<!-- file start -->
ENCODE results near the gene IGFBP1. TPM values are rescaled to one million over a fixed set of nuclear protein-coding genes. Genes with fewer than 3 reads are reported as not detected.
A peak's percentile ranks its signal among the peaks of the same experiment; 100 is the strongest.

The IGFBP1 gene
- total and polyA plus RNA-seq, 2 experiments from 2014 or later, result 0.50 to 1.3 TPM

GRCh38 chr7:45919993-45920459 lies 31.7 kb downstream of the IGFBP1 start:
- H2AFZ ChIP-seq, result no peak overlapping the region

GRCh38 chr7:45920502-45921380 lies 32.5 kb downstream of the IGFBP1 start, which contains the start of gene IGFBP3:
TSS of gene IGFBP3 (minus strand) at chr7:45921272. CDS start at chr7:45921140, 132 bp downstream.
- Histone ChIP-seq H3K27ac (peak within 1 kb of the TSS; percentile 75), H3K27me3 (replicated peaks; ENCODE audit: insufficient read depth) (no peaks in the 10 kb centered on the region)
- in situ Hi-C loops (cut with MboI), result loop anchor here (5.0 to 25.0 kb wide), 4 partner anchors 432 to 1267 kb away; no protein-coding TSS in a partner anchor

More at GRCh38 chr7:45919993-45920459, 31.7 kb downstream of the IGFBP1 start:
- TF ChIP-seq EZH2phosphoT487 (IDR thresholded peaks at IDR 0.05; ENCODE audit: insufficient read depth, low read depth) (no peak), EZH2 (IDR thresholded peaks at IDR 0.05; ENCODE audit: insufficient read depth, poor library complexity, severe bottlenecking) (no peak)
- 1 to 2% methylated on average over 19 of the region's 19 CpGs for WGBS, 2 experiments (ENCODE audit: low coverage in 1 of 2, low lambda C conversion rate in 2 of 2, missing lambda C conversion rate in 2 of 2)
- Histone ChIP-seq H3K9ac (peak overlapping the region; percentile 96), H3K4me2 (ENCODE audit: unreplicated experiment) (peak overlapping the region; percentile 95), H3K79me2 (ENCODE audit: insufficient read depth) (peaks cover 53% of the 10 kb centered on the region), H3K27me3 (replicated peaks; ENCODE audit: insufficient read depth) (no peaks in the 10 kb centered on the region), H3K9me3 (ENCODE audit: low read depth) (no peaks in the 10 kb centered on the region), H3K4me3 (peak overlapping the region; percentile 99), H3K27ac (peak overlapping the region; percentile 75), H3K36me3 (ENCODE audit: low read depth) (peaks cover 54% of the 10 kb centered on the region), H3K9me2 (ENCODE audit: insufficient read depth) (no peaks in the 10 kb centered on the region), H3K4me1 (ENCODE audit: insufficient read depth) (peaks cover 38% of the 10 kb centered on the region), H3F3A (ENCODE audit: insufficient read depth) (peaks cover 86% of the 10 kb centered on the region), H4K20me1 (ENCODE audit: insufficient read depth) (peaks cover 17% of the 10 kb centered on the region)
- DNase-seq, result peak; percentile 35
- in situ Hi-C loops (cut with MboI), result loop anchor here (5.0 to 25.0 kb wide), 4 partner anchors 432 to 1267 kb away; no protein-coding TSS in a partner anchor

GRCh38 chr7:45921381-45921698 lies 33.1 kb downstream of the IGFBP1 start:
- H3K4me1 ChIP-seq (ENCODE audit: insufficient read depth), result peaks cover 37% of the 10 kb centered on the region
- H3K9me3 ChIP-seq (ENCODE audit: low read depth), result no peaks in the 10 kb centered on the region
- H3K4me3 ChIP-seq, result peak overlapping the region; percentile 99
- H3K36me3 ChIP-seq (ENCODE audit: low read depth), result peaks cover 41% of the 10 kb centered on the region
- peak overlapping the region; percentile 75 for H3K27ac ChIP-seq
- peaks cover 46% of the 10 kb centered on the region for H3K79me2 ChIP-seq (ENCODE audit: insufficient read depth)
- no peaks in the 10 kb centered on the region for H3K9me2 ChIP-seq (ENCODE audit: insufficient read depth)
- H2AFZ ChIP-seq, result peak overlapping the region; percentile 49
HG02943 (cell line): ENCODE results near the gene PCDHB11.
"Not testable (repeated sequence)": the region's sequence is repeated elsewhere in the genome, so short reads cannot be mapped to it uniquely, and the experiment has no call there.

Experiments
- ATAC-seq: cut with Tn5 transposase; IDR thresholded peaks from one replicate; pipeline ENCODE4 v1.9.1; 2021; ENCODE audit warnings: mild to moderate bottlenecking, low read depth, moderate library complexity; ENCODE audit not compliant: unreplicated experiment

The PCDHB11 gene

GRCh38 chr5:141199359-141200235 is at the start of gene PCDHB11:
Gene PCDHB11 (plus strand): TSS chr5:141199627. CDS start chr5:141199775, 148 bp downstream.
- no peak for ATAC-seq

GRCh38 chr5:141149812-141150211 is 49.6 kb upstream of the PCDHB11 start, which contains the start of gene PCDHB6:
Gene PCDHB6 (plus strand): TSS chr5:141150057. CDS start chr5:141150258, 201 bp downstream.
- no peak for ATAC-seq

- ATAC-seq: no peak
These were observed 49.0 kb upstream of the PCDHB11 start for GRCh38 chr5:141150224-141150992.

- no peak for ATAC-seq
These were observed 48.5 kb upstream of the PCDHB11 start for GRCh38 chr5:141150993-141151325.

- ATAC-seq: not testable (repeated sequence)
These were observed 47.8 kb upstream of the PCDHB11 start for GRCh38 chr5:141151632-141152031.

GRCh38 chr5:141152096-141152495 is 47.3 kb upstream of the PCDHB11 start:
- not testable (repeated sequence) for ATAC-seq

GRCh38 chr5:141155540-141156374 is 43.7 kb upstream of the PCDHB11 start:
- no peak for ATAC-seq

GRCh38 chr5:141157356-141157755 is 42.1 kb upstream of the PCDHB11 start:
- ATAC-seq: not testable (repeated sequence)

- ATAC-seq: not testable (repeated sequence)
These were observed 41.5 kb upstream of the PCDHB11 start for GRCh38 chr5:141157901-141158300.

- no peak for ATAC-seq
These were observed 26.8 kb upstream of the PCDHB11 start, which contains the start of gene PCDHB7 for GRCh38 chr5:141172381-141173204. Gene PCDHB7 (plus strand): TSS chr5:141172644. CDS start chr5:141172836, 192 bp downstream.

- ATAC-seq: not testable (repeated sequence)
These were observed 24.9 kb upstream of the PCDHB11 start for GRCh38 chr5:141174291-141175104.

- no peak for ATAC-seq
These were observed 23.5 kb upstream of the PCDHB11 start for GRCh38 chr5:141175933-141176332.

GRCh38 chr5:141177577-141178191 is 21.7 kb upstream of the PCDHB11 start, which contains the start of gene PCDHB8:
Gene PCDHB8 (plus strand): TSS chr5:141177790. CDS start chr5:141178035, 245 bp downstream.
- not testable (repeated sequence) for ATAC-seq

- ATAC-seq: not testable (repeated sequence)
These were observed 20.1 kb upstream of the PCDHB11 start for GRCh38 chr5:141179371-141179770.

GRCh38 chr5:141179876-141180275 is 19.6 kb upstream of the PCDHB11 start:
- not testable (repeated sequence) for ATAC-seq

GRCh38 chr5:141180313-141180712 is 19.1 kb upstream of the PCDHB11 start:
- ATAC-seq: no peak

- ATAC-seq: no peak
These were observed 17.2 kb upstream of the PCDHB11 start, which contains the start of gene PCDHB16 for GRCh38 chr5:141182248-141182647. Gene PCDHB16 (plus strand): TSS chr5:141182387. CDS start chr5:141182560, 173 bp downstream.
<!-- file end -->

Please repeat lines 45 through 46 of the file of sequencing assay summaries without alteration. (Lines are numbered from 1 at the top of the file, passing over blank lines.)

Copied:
GRCh38 chr5:141155540-141156374 is 43.7 kb upstream of the PCDHB11 start:
- no peak for ATAC-seq